PRIVATE MEMBER'S STATEMENT - Maitland Electorate Homelessness

Ms JENNY AITCHISON (Maitland) (19:45): I plead with the Government to make more social and community housing properties available to address the epidemic of homelessness in Maitland. The wait for community and social housing in Maitland is well in excess of a decade. At the opening of some community housing in Thornton last year, the Minister for Families, Communities and Disability Services and I met a woman who had waited for over 19 years—nearly two decades—for a home. This woman shared with us the impact on her children, her family life and her professional life of being forced to live on the road for that time. But this is just one woman. Tonight I will talk about the severe impact that homelessness is having on other people in our community who suffer the comorbidities of complex trauma, mental and physical ill health and the lack of a support network.

Just two weeks ago, a man came to my office in desperation. He arrived in Maitland late last year seeking a fresh start after a history of child sexual assault and violent family relationships. He was under the incorrect impression that the local community housing provider had a property waiting for him. In fact he was just on the priority waiting list. There were another 30 people in Maitland on that list and another 732 people who are potentially waiting up to 10 years—or 19, in reality—for public housing in Maitland. This man's mental health issues include depression, complex trauma, borderline personality disorder and schizophrenia. Unmedicated, he is a danger to himself and others. Medicated, he is heavily sedated, vulnerable and an easy target for robberies and further violence.


He received temporary accommodation in a motel for 60 days, but when this expired he ended up in a boarding house. In the boarding house he experienced a distressing incident when he was woken up in the early hours of the morning by people banging on his door, seeking a previous tenant who apparently owed them a drug debt. This was a powerful trigger for him, given his history of violence and abuse, so he fled in fear in the middle of the night. Since then he has quite understandably refused to live in any form of group accommodation, preferring instead to sleep outdoors under bridges or behind shops. Even the former Minister for Family and Community Services, the Hon. Brad Hazzard, previously indicated that one of the boarding houses that this man had been referred to never should be included in the list of temporary accommodation providers that were to be used for people in vulnerable situations. What has happened?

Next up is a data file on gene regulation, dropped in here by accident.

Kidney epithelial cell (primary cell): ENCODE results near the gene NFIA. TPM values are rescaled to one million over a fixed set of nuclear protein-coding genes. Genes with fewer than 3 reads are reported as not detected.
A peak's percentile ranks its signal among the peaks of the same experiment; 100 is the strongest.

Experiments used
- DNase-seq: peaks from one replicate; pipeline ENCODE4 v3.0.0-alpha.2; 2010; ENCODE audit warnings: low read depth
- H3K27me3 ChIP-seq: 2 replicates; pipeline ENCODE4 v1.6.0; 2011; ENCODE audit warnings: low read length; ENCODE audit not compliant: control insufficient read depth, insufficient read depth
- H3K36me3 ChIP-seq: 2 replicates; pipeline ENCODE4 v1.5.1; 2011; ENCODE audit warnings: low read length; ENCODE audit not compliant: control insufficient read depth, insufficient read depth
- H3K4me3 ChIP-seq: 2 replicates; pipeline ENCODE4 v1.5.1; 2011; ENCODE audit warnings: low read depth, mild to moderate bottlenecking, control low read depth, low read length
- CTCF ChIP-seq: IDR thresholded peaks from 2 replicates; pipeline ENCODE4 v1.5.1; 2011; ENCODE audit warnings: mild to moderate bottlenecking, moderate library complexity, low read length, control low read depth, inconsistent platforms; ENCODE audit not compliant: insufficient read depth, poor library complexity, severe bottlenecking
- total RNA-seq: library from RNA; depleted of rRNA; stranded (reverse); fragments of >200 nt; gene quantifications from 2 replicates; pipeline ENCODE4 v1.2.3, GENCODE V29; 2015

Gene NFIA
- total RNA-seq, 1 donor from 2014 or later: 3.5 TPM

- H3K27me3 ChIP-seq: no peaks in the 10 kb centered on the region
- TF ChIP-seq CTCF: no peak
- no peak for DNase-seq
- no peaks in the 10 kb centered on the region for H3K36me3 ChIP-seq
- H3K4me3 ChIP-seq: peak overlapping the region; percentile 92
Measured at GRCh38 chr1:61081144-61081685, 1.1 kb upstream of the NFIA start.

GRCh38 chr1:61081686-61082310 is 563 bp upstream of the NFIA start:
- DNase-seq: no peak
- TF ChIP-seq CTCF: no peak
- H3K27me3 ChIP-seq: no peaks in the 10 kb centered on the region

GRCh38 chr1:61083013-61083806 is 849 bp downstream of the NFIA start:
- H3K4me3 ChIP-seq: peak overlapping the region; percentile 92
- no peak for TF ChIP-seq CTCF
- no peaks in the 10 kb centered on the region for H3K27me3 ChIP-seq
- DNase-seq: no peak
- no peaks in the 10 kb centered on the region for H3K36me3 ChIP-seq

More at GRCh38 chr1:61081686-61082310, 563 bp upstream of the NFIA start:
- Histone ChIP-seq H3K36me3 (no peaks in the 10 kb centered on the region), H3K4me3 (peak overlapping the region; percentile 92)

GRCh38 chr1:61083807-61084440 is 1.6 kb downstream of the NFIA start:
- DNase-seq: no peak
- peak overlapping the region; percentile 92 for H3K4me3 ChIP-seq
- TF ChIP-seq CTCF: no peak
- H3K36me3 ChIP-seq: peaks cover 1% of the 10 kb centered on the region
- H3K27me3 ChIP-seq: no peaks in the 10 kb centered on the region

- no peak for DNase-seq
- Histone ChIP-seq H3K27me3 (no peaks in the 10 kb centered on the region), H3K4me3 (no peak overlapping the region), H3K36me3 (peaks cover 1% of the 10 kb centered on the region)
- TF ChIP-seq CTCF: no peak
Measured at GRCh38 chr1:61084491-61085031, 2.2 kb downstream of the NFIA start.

After weeks of living rough on the streets, this man came back to my office. He threatened to take his own life or perform an illegal act so that he could be sent to gaol, to access shelter and a decent meal and get back on his medications. My staff convinced him to seek treatment for his mental and physical complaints at the Maitland Hospital. He was turned away after walking there on a 40-degree day, with hives, sweating profusely, complaining of internal injuries that created incontinence issues for him and just in a terrible state. This man then attended my office again in person after walking back.


I rang Hunter New England Health and arrangements were made for him to be seen on re‑presentation to Maitland Hospital. When he was told there that he would have to go to the psychiatric unit where he had been earlier, he was so scared that he told staff if they took him down there he would bash them. So a man who has reported suicidal thoughts and threatened violence against others was released back into the community, but with no access to private accommodation that would keep him, and perhaps other people in the community, safe. Minister Ward's office transferred my inquiries to the Department of Housing, which advised that Link2home would extend his temporary accommodation at the discretion of the local community housing provider. We were advised that neither Housing NSW nor the Minister could direct Hume to provide out‑of‑guidelines extensions or take any other expedited action. What a disgrace!


This man spent nearly two solid days sitting in my electorate office while we called agency after agency. Throughout that time we found he failed to turn up to appointments, left abusive messages and refused offers of shared accommodation. I am not saying that he was not a difficult person to help. I accept that, for the safety of workers in our community services and our public health system, we have limited options for this man. But have we got no options? How did it get to this—being covered in hives and bites, crying, begging for a roof over your head, a shower, a place to wash your clothes or yourself, to have a meal, a safe place where you can lock the door and take your medication and not be assaulted? This should not be too much to ask. This is a gross simplification of the man's complex needs but I urge the Government to realise this: Its system is broken. People like this man need help. Please act now.